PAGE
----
Note: This description focuses on the use of navigation to guide IS fixation. For detailed considerations of IS screw insertion, (safe channels, reduction etc.), please refer to the descriptions of the conventional IS screw techniques.
In most hospitals real time information regarding the exact position of instruments within bone and soft tissues is achieved using image intensifier fluoroscopy. This technique requires significant radiation exposure and is time consuming.
The aim of intraoperative navigation is to achieve the same while minimizing the radiation exposure.
Intraoperative navigation as presented in this text provides information on screw entry point and trajectory relative to the sacrum. It does not provide information about pelvic alignment and reduction.
The navigation system consists of the following three components.
For accurate navigation, it is essential that the trackers are rigidly fixed to the instrument or bone segment being tracked.
By attaching trackers to the C-arm and the iliac crest, their relative spatial position can be triangulated with the tracking camera.
This triangulation permits images to be recorded (inlet, outlet, lateral, and AP view) in the computer unit together with the exact location of the imaged structures in space.
Trackers attached to the drill sleeve allow the infrared camera to continuously feed the computer unit with its exact location and orientation in space.
The computer unit integrates the virtual image of the tracked instrument into the on screen X-ray.
As the tracked components (pelvic ring and drill sleeve) move relative to each other (left), the computer unit will display on screen (right) how the drill sleeve (pink) and trajectory (green) move relative to the patients anatomy on X-rays in all views simultaneously (here only two views are show).
At regular intervals throughout the procedures a C-arm image is acquired to verify that the location of the actual guide correlates to the virtual guide wire.
When intraoperative computerized navigation is used, it is essential to the accuracy of the procedure that the reduced segments of the pelvic ring do not move relative to each other during the procedure. Any movement will lead to inaccurate orientation of instrumentation.
To achieve this, a table mounted skeletal pelvic fixation frame can be used. This combines external fixators with reduction possibilities in all 3 dimensions.
Such a frame will not be required for a minimally displaced stable SI disruption.
For open book (external rotation) fractures, it is advisable to fix both feet together in internal rotation, which usually produces a significant improvement of external rotation deformity, at least for type B injuries.
If acceptable reduction cannot be achieved by a closed technique, an open reduction technique should be performed.
For internal and external rotation of the hemi pelvis, Schanz screws can be inserted in the supra acetabular area and/or ala. These are then used as joy sticks until reduction is achieved. The Schanz pins are held in place either manually or by attachment to an external frame (as an external fixator) until fixation is completed.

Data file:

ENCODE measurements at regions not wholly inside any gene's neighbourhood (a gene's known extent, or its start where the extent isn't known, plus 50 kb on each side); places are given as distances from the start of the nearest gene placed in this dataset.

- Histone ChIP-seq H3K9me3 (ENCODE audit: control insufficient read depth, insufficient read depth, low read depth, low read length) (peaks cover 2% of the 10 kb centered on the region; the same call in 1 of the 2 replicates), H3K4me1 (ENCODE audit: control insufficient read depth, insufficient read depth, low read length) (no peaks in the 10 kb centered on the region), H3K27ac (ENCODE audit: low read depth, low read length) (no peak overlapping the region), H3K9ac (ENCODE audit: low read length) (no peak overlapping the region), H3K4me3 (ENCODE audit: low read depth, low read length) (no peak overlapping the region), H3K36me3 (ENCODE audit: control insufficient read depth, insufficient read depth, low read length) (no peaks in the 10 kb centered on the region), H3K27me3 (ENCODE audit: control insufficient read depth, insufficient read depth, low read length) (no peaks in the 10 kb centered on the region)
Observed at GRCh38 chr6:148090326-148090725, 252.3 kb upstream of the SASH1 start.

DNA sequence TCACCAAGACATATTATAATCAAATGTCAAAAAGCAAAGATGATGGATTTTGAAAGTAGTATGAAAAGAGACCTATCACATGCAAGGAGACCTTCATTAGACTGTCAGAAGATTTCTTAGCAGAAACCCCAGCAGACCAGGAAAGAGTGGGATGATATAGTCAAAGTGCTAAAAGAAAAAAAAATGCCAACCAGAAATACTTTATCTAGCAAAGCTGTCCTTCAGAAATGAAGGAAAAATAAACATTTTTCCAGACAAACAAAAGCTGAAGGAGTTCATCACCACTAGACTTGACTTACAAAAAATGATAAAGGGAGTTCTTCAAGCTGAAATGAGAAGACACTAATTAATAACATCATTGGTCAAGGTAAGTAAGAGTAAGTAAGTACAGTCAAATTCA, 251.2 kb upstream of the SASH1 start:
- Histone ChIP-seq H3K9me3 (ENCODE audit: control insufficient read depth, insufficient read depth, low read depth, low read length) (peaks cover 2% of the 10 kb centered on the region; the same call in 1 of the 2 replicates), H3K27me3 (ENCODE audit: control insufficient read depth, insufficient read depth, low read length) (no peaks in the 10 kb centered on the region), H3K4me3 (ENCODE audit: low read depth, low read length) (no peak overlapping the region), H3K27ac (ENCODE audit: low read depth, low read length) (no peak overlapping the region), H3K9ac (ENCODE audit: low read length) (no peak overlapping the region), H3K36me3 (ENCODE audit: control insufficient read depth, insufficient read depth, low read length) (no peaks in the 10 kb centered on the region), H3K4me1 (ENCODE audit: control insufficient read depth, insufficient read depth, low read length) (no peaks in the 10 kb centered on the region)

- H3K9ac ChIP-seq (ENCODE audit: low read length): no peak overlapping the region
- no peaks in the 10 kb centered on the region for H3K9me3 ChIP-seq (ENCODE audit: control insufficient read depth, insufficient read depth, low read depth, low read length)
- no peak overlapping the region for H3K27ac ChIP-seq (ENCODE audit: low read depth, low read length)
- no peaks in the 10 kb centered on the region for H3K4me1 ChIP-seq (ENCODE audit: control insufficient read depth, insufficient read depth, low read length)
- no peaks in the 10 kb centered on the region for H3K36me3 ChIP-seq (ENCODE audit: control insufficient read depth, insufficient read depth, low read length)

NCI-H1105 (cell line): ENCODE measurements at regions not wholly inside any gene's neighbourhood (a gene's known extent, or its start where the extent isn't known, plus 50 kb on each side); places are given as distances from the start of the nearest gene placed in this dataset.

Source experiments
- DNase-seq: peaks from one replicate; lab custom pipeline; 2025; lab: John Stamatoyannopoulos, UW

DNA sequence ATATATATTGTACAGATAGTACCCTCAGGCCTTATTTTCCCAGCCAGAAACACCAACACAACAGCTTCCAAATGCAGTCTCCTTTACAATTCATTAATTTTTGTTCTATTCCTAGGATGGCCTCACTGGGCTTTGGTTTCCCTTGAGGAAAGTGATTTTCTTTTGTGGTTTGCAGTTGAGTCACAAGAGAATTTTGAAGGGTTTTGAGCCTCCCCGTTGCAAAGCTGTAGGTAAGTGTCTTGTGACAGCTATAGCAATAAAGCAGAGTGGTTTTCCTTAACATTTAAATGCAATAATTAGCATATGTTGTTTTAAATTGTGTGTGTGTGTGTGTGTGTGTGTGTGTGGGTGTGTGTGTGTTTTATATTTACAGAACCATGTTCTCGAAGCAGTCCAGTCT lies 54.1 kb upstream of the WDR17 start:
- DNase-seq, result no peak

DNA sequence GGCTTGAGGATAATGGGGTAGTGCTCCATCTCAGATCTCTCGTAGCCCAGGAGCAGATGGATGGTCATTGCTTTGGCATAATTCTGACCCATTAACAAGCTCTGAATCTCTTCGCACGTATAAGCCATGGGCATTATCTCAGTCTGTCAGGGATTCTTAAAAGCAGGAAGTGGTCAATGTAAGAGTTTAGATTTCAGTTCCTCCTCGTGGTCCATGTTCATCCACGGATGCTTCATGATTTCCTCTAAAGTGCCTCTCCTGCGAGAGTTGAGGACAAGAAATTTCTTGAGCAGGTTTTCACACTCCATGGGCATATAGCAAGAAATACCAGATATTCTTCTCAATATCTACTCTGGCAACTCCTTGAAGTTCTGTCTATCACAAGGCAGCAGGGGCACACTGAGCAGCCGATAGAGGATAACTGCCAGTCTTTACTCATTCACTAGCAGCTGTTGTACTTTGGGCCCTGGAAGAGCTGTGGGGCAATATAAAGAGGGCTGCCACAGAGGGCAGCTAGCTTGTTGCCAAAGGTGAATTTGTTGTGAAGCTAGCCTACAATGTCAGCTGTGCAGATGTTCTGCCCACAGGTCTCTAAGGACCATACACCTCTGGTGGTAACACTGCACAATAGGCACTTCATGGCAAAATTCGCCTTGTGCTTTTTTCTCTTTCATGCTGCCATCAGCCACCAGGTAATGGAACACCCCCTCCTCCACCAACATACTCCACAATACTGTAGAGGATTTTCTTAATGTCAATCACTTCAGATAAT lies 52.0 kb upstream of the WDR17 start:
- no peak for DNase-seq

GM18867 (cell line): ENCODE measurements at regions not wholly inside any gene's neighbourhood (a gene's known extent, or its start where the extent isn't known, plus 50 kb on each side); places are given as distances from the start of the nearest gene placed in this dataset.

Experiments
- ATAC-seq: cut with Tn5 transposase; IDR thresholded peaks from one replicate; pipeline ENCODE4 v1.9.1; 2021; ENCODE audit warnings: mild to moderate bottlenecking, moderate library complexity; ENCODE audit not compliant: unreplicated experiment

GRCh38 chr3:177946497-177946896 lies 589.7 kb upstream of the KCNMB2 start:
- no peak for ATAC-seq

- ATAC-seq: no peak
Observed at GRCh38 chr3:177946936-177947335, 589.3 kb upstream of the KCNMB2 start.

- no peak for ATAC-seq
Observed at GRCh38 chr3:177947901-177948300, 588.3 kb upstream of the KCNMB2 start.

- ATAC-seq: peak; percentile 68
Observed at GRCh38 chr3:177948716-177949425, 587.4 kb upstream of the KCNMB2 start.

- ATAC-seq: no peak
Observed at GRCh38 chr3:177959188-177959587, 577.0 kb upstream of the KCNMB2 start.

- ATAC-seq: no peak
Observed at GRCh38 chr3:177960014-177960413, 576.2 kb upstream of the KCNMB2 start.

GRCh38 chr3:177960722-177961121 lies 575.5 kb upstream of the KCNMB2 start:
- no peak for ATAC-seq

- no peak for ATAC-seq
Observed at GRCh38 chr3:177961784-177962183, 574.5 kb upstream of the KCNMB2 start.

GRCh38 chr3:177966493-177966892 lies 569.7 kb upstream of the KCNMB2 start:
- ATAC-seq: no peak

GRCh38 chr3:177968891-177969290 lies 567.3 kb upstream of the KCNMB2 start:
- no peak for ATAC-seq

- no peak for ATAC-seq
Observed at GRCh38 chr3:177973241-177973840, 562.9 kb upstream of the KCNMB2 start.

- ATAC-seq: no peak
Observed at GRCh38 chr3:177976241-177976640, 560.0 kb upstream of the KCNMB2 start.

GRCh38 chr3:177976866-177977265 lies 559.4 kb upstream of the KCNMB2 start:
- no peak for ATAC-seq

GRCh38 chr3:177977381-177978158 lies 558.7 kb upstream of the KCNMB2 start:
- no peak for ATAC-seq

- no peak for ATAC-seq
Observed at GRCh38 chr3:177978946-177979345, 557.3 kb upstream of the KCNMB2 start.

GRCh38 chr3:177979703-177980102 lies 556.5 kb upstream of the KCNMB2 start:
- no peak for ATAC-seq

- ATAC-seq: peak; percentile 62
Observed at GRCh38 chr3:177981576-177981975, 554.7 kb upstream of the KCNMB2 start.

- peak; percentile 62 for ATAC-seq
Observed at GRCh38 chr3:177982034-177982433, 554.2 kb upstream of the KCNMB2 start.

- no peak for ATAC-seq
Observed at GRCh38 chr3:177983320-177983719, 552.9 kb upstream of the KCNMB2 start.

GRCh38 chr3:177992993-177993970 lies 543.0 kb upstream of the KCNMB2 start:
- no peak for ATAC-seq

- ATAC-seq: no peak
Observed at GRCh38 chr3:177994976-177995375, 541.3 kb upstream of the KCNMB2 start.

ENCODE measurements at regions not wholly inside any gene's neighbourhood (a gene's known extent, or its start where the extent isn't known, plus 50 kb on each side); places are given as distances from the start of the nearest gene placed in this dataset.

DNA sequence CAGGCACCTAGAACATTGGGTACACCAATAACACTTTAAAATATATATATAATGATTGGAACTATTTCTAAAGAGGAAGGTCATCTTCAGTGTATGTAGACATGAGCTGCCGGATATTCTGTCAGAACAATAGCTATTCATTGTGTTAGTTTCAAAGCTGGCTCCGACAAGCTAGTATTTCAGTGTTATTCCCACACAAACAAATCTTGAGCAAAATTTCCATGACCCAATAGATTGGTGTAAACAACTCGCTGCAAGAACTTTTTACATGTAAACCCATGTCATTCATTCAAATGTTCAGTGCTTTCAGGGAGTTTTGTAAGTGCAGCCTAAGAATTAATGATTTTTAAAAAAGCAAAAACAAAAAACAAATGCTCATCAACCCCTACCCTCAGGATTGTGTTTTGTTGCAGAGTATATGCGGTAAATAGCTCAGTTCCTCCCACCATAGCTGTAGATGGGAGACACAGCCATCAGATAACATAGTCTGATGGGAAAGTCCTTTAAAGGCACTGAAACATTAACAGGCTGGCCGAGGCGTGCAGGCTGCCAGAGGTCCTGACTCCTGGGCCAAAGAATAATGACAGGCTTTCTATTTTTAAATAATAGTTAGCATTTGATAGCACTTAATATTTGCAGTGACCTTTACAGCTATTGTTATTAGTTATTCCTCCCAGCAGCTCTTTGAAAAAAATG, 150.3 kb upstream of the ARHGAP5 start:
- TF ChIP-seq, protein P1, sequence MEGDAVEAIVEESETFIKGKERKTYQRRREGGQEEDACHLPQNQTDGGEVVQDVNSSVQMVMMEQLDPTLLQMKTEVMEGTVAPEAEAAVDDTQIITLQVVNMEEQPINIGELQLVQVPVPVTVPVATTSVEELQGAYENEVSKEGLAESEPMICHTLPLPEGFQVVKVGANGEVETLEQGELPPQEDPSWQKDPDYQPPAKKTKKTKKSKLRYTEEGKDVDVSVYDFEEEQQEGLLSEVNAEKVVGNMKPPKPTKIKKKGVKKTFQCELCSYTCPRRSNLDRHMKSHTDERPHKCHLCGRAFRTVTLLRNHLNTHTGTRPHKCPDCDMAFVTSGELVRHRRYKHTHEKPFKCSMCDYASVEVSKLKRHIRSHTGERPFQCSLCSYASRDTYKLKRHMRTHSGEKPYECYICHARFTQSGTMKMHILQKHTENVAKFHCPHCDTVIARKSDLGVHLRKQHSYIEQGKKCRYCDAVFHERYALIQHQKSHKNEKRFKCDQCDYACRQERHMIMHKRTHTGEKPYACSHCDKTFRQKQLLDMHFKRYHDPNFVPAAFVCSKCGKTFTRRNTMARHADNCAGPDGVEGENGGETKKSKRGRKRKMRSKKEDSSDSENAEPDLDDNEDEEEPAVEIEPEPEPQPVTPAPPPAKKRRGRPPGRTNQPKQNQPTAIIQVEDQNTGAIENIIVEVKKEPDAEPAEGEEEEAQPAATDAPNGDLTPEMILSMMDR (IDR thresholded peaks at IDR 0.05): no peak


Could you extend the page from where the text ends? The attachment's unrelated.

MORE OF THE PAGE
If only a compression of the joint is necessary, a ball spike can be used through a separate incision to reduce the SI joint.
If acceptable reduction cannot be achieved by a closed technique, an open reduction should be performed.
If SI dislocation is associated with disruption of the symphysis, open reduction with temporary fixation of the symphysis is performed first.
This will partially reduce the SI joint.
If only a small widening of the SI joint remains in AP view with no vertical or horizontal displacement (inlet and outlet view in good position),then the iliosacral screw will compress the joint and complete the reduction.
Correction of vertical displacement may be challenging to achieve.
In cases of vertical displacement where the contralateral hemipelvis is intact, the patient can be placed on a radiolucent traction table. Traction is applied until correct reduction can be seen on AP outlet and inlet projections. The traction is then maintained until fixation is completed.
When reduction is completed, it needs to be secured to ensure accuracy of the computerized navigation.
The reference frame is attached to the iliac crest and the pelvic ring is registered in inlet, outlet, lateral, and AP view with the registered C-arm.
The drill sleeve is registered and will be tracked throughout the procedure.
Correct patient registration is confirmed by placing a registered pointer onto an anatomical landmark of the pelvic ring. If the virtual pointer is not pointing to the corresponding landmark in the on-screen X-ray, the registration is incorrect and will need to be repeated.
The virtual trajectory line originating from the tracked drill sleeve is used to determine the location of the stab incision.
After the stab incision is made, the drill sleeve is inserted down to the ilium.
The position of the drill sleeve (pink) is adjusted until the virtual beam (green), which represents the guidewire, has an optimal entry point on the ilium and direction into the sacral vertebra (S1 or S2).
A safe zone for the screw insertion should be available.
The correct screw length and width can now be determined based on the virtual trajectory. The screw should reach well into the sacral vertebral body.
The guide wire is now inserted through the drill sleeve.
A C-arm image is recorded to validate that the virtual guide wire trajectory correlates to the actual guide wire direction.
If the validation fails, the equipment should be checked and the procedure restarted with new registration.
The screw is then inserted over the guide wire and the guide wire removed.